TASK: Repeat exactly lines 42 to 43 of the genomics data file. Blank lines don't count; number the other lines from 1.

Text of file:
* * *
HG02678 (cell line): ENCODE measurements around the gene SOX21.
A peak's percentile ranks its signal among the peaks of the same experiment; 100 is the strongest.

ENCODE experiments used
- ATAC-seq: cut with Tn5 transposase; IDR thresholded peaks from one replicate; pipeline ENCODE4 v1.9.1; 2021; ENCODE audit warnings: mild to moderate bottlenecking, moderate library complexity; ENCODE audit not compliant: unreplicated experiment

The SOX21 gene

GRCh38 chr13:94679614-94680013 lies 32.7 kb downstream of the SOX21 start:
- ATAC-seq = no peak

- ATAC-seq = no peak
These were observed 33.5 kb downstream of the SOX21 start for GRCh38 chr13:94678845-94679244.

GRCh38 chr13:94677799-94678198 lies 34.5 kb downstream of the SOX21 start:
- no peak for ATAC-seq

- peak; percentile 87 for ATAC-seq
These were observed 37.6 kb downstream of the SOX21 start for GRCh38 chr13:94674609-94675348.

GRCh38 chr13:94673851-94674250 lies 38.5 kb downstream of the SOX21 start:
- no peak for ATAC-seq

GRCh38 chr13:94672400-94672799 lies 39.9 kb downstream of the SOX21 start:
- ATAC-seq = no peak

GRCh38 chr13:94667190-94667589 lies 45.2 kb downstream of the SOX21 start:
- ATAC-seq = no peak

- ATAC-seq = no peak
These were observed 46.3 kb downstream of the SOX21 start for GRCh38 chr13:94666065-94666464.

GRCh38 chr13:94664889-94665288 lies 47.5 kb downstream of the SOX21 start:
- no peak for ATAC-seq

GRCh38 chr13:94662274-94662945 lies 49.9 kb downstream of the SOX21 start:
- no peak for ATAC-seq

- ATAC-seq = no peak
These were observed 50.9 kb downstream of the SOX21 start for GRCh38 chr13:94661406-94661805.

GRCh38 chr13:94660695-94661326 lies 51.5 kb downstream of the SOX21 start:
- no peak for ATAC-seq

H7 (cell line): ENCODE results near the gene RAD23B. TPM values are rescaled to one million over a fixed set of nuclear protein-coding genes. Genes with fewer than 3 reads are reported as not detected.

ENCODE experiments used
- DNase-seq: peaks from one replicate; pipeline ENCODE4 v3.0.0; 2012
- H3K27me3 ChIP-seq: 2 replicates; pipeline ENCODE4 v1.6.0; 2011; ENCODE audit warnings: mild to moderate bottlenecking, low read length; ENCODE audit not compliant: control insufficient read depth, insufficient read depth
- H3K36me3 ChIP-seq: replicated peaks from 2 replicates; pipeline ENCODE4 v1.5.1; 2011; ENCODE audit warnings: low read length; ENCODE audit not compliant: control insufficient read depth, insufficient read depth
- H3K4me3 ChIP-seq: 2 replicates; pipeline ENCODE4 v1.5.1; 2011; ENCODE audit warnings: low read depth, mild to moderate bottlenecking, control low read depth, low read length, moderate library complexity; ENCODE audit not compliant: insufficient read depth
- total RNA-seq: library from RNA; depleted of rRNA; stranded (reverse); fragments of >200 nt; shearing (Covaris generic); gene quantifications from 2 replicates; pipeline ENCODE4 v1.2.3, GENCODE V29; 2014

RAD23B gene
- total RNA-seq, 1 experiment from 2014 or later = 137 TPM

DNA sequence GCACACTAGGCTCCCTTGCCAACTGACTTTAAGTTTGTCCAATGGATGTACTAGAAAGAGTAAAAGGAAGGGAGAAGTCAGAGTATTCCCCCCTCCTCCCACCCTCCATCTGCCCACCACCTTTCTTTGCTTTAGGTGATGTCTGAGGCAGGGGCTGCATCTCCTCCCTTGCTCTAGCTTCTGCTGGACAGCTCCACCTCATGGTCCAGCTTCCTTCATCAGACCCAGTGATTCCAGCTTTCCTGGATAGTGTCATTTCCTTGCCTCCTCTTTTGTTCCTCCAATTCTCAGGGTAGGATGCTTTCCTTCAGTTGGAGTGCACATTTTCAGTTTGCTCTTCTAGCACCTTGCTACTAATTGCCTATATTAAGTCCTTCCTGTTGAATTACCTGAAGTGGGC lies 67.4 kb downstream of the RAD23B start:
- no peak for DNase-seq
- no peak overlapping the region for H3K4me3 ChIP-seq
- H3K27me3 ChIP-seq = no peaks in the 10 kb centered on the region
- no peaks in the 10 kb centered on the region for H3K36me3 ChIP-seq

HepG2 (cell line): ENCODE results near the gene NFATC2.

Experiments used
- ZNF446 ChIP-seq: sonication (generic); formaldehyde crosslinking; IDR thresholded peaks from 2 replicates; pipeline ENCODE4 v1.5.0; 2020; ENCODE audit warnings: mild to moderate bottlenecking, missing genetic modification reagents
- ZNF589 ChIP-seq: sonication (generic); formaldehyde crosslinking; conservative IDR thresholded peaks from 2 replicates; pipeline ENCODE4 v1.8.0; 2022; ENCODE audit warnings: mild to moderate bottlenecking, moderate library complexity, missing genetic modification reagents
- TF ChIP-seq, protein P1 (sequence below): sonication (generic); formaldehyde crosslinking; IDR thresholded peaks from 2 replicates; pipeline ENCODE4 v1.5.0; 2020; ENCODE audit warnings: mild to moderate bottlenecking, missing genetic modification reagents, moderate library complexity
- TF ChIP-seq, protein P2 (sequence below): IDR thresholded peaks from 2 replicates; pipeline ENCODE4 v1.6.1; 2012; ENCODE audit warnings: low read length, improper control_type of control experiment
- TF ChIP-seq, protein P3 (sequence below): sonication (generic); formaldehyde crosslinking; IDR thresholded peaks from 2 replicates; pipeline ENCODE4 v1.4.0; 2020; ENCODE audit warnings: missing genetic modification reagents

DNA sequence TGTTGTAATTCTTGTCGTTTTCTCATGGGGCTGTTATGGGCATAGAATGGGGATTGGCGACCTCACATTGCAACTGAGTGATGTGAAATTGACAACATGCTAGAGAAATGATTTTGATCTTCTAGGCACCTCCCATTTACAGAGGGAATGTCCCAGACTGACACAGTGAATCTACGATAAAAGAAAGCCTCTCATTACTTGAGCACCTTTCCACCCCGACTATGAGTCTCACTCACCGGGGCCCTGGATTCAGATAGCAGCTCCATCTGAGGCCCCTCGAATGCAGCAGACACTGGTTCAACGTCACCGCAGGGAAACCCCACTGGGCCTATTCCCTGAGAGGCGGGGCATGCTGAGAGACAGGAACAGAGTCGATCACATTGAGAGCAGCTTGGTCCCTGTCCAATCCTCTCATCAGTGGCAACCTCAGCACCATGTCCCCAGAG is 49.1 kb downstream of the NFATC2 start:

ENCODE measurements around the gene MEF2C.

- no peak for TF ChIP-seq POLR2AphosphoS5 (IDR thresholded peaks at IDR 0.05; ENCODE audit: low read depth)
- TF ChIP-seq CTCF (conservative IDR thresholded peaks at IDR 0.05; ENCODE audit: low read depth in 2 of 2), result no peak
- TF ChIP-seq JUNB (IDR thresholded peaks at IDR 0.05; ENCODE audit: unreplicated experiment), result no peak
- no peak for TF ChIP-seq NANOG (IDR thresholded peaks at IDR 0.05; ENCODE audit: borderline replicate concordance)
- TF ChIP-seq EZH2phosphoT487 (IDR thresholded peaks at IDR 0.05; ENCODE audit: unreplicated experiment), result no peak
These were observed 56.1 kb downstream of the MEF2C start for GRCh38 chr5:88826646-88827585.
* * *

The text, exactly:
- H3K27me3 ChIP-seq = no peaks in the 10 kb centered on the region
- no peaks in the 10 kb centered on the region for H3K36me3 ChIP-seq